Effective strategic planning is a process and not an event. The strategic plan is developed in an evolutionary process that eliminates excess and complexity. It is this process that makes strategic planning more difficult; taking what could be complex and creating something simple and essential.
by Brian Clark | Business Process, change, culture
An accounting firm was having trouble making a decision at senior partner level to move forward with a series of our programs. Believe it or not one of the issues they identified was poor decision-making processes! In the end, we proved that a small team can create a revolution in culture change.
Out of frustration, one of principals decided to move forward with our programs in her regional office. We started out with our Profiling Program for the partners and managers and followed that with Strategic Planning, Performance Management and Advisory Skills Development.
In eight weeks, we have seen the changed processes and behaviours in the regional office create enormous interest in other offices. The interest was like a groundswell from people in middle management and junior levels who were interacting with people in the regional office.
small teams can create large scale change in an organisation.
The groundswell began as informal conversations and then we noticed emails being sent to managers, partners and senior partners. The messages were clearly motivated by a fear of missing out, FOMO.
The most common topic in the groundswell was about the new client projects the team in the regional office were working on. These were apparent both in SharePoint and the CRM used by the business. The most common topic among the senior partners was the increase of $55k in the 8 weeks after the Advisory Skills Program.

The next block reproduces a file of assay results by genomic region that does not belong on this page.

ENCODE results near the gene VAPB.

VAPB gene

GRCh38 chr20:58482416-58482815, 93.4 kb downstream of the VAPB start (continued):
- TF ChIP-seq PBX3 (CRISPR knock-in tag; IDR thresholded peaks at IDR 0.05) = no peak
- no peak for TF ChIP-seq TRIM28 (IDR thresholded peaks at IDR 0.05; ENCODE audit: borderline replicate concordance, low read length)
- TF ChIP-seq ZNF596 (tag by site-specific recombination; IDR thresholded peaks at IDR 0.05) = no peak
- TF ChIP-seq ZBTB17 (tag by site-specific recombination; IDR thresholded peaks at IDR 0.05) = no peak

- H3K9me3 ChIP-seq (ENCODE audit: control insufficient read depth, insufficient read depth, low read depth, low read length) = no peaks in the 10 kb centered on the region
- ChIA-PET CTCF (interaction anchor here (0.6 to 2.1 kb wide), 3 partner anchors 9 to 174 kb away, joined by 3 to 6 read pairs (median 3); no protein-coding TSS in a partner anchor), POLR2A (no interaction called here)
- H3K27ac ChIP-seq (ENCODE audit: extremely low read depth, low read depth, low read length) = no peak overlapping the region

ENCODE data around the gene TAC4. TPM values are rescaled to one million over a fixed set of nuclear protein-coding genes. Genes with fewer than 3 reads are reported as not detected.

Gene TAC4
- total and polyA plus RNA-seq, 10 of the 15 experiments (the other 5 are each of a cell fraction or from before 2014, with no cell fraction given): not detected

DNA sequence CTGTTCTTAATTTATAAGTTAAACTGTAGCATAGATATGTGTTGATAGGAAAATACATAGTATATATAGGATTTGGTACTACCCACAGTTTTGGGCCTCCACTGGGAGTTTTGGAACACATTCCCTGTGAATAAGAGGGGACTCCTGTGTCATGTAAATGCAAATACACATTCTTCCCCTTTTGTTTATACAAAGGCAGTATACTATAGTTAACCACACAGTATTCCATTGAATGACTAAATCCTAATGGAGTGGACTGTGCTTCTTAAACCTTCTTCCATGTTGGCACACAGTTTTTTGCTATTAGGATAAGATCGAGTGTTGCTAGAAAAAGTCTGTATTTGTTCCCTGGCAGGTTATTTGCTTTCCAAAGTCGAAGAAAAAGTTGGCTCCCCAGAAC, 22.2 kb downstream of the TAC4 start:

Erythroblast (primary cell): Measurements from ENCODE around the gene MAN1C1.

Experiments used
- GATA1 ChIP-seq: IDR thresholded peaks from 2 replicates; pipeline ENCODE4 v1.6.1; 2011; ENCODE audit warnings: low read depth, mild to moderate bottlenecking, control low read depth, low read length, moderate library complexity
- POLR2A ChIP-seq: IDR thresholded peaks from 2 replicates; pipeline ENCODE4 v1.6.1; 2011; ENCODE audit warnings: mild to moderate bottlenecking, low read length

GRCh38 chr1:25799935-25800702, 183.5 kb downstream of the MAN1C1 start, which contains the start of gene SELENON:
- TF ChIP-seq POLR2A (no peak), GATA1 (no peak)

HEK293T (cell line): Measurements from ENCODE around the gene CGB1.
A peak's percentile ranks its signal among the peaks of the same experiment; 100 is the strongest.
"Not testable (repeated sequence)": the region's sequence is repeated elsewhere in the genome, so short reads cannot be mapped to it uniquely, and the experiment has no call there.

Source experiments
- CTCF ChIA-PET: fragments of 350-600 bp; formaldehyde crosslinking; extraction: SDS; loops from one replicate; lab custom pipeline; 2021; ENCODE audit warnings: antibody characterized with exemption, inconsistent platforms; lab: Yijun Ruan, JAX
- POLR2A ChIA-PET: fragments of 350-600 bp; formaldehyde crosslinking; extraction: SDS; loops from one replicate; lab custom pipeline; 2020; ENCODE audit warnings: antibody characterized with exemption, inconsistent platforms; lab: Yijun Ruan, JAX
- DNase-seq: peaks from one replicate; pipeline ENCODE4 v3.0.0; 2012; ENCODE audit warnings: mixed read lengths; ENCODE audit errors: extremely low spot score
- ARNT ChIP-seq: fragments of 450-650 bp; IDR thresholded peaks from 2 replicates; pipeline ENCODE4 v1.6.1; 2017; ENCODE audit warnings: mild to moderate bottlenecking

Other changes took a bit longer to be noticed. The Profiling Program expanded in the regional office to include all of the accounting professionals. As usual, this prompted people talking about their profiles and their efforts at becoming better communicators and relationship builders. People in the regional office would innocently ask about the profiles of their colleagues located in other offices and this generated the ‘why didn’t we do the profiling?’
The revolution was underway. In July we begin our Programs in the head office with a roll-out plan across the firm ending in September. You can drive organisational change beginning with a tribe. In our case, the smaller regional office became the role models for what is possible. They will now be our role models, coaches and mentors for participants in our upcoming programs.
Do you want to learn more about how we initiated and executed this revolutionary change in a staid culture? Get in touch.